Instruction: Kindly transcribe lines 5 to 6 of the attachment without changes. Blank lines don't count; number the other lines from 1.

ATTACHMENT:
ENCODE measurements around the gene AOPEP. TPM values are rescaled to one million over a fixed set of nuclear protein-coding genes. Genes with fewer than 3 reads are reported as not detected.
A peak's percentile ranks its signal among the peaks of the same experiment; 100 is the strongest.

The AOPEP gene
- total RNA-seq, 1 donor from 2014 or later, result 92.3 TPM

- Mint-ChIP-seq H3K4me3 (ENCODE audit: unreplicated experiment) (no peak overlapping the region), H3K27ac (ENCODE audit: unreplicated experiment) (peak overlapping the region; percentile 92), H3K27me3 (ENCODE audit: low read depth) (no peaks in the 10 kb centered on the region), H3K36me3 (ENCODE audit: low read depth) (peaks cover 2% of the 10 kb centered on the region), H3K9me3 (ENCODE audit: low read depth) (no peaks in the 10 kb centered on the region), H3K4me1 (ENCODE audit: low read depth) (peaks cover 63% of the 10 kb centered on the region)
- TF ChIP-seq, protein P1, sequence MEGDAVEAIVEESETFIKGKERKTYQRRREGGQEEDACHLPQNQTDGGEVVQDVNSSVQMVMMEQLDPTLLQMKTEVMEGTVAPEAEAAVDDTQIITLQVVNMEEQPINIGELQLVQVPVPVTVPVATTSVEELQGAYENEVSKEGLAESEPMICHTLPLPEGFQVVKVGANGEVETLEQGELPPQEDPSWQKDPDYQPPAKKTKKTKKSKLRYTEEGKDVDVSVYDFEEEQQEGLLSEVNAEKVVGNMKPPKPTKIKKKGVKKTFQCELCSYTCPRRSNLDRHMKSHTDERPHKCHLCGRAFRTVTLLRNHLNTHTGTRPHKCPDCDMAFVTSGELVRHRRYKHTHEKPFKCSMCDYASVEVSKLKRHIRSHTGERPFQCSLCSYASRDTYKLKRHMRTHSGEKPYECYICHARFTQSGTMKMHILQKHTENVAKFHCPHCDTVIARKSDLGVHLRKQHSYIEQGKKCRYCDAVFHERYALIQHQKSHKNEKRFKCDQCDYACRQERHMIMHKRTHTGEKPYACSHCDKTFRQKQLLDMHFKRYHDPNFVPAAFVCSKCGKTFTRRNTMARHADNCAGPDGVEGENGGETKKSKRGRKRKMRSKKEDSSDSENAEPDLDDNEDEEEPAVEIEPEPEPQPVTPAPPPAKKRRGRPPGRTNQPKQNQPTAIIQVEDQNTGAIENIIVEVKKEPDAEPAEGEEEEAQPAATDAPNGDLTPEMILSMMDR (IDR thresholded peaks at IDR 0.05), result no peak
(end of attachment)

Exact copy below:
- Mint-ChIP-seq H3K4me3 (ENCODE audit: unreplicated experiment) (no peak overlapping the region), H3K27ac (ENCODE audit: unreplicated experiment) (peak overlapping the region; percentile 92), H3K27me3 (ENCODE audit: low read depth) (no peaks in the 10 kb centered on the region), H3K36me3 (ENCODE audit: low read depth) (peaks cover 2% of the 10 kb centered on the region), H3K9me3 (ENCODE audit: low read depth) (no peaks in the 10 kb centered on the region), H3K4me1 (ENCODE audit: low read depth) (peaks cover 63% of the 10 kb centered on the region)
- TF ChIP-seq, protein P1, sequence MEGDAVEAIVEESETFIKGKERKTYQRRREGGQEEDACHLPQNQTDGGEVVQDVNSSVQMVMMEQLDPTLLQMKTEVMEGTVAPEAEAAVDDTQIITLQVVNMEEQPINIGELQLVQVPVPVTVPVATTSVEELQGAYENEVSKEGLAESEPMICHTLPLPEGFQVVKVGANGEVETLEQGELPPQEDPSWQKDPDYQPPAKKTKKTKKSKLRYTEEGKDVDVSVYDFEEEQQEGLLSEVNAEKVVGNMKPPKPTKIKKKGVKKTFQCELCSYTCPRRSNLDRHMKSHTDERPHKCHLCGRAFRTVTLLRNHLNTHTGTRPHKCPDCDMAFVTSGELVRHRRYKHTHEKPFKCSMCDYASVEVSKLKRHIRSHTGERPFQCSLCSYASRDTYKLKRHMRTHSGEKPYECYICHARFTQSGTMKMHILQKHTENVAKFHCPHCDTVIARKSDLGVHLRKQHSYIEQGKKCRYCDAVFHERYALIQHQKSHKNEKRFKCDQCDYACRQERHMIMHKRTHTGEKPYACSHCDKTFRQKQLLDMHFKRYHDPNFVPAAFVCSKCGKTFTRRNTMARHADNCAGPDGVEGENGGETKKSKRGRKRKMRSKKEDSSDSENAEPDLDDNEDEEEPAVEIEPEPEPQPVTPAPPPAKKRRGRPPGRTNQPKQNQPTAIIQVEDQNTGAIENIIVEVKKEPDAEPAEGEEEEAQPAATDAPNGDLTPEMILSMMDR (IDR thresholded peaks at IDR 0.05), result no peak